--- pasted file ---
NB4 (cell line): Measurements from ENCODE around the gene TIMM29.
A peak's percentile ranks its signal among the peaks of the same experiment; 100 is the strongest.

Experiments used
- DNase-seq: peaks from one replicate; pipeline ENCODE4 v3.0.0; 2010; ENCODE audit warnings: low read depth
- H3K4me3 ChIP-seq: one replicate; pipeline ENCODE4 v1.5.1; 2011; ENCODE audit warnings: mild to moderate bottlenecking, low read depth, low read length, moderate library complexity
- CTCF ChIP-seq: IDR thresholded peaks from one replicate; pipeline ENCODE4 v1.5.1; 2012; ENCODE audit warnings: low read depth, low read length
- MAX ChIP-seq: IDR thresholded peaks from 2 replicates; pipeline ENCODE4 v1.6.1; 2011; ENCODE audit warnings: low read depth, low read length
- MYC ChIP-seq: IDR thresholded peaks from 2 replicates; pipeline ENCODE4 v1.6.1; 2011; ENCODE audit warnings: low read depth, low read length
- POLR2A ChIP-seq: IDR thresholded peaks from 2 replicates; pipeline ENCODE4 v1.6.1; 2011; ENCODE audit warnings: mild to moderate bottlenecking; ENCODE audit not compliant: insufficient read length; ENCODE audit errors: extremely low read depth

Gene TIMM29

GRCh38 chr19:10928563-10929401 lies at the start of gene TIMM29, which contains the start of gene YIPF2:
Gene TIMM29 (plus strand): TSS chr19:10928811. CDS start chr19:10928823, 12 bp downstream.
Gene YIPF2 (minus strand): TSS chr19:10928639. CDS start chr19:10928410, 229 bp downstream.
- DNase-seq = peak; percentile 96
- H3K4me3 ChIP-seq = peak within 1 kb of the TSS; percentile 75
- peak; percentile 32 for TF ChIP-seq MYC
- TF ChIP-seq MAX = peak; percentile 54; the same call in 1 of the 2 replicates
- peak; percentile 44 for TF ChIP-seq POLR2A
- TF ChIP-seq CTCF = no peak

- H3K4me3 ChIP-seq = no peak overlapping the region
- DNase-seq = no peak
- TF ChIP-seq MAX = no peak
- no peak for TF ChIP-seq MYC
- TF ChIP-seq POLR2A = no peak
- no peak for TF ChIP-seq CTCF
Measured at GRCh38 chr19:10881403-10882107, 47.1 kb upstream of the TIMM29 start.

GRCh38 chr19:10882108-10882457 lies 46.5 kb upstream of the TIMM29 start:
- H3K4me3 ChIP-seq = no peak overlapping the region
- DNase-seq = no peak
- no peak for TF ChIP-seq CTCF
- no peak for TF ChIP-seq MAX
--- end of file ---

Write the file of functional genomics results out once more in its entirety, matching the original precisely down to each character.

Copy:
NB4 (cell line): Measurements from ENCODE around the gene TIMM29.
A peak's percentile ranks its signal among the peaks of the same experiment; 100 is the strongest.

Experiments used
- DNase-seq: peaks from one replicate; pipeline ENCODE4 v3.0.0; 2010; ENCODE audit warnings: low read depth
- H3K4me3 ChIP-seq: one replicate; pipeline ENCODE4 v1.5.1; 2011; ENCODE audit warnings: mild to moderate bottlenecking, low read depth, low read length, moderate library complexity
- CTCF ChIP-seq: IDR thresholded peaks from one replicate; pipeline ENCODE4 v1.5.1; 2012; ENCODE audit warnings: low read depth, low read length
- MAX ChIP-seq: IDR thresholded peaks from 2 replicates; pipeline ENCODE4 v1.6.1; 2011; ENCODE audit warnings: low read depth, low read length
- MYC ChIP-seq: IDR thresholded peaks from 2 replicates; pipeline ENCODE4 v1.6.1; 2011; ENCODE audit warnings: low read depth, low read length
- POLR2A ChIP-seq: IDR thresholded peaks from 2 replicates; pipeline ENCODE4 v1.6.1; 2011; ENCODE audit warnings: mild to moderate bottlenecking; ENCODE audit not compliant: insufficient read length; ENCODE audit errors: extremely low read depth

Gene TIMM29

GRCh38 chr19:10928563-10929401 lies at the start of gene TIMM29, which contains the start of gene YIPF2:
Gene TIMM29 (plus strand): TSS chr19:10928811. CDS start chr19:10928823, 12 bp downstream.
Gene YIPF2 (minus strand): TSS chr19:10928639. CDS start chr19:10928410, 229 bp downstream.
- DNase-seq = peak; percentile 96
- H3K4me3 ChIP-seq = peak within 1 kb of the TSS; percentile 75
- peak; percentile 32 for TF ChIP-seq MYC
- TF ChIP-seq MAX = peak; percentile 54; the same call in 1 of the 2 replicates
- peak; percentile 44 for TF ChIP-seq POLR2A
- TF ChIP-seq CTCF = no peak

- H3K4me3 ChIP-seq = no peak overlapping the region
- DNase-seq = no peak
- TF ChIP-seq MAX = no peak
- no peak for TF ChIP-seq MYC
- TF ChIP-seq POLR2A = no peak
- no peak for TF ChIP-seq CTCF
Measured at GRCh38 chr19:10881403-10882107, 47.1 kb upstream of the TIMM29 start.

GRCh38 chr19:10882108-10882457 lies 46.5 kb upstream of the TIMM29 start:
- H3K4me3 ChIP-seq = no peak overlapping the region
- DNase-seq = no peak
- no peak for TF ChIP-seq CTCF
- no peak for TF ChIP-seq MAX